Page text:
Israel may face Gaza war crimes trial


THE INTERNATIONAL criminal court is urgently considering whether the Palestinian Authority is “enough like a state” for it to bring a case alleging that Israeli troops committed war crimes in the recent assault on Gaza.

The deliberations would potentially open the way to putting Israeli military commanders in the dock at The Hague and set an important precedent for the court over what cases it can hear.

The court’s head of jurisdictions is examining every international agreement signed by the Palestinian Authority to decide whether it behaves – and is regarded by others – as a state, which would open the way for it to become a signatory to the court.

Sources at the ICC say that it is also looking at whether the court can consider war crimes allegations on the basis of the dual nationality of either victims or alleged perpetrators whose second passport is with a country party to the court. A decision is expected within months.

The issue arises because although the ICC potentially has “global jurisdiction”, Israel – despite having signed the Rome statute that founded the court – is not a party. The ICC, which has 108 member states, has not so far recognised Palestine as a sovereign state or as a member.

The latest moves in The Hague come amid mounting international pressure on Israel and a growing recognition in Israeli government circles that it may eventually have to defend itself against war crimes allegations.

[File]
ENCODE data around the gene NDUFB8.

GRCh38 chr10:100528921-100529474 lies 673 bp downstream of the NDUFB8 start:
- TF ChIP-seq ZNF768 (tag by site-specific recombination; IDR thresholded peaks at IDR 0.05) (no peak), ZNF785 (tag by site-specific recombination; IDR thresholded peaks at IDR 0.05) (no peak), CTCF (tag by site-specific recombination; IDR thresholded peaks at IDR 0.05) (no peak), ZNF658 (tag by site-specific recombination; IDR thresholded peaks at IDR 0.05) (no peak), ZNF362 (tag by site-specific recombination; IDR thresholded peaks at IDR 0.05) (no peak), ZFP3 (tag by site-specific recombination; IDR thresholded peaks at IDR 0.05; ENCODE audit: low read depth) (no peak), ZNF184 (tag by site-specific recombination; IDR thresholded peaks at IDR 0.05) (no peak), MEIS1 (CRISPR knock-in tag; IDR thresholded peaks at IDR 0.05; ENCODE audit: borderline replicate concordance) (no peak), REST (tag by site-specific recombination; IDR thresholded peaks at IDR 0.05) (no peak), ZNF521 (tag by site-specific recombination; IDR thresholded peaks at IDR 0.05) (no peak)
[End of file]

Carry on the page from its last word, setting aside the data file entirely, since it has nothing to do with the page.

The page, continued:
A confidential inquiry by the International Committee of the Red Cross into the actions of Israel and Hamas during the conflict is expected to accuse Israel of using “excessive force” – prohibited by the fourth Geneva convention.

The Red Cross has been collecting information for two inquiries, one into the conduct of Israel and a second into Hamas.

In the case of Israel, the Red Cross is expected to highlight three areas: the Israeli Defence Forces’ “choice of weapons in a complex and densely populated environment”; the issue of proportionality, and concerns over the IDF’s lack of distinction between combatants and non-combatants.

Hamas is likely to be challenged over its use of civilian facilities as cover for its fighters, its summary executions and kneecappings of Palestinians during the campaign and its indiscriminate firing of rockets into civilian areas. – (Guardian service)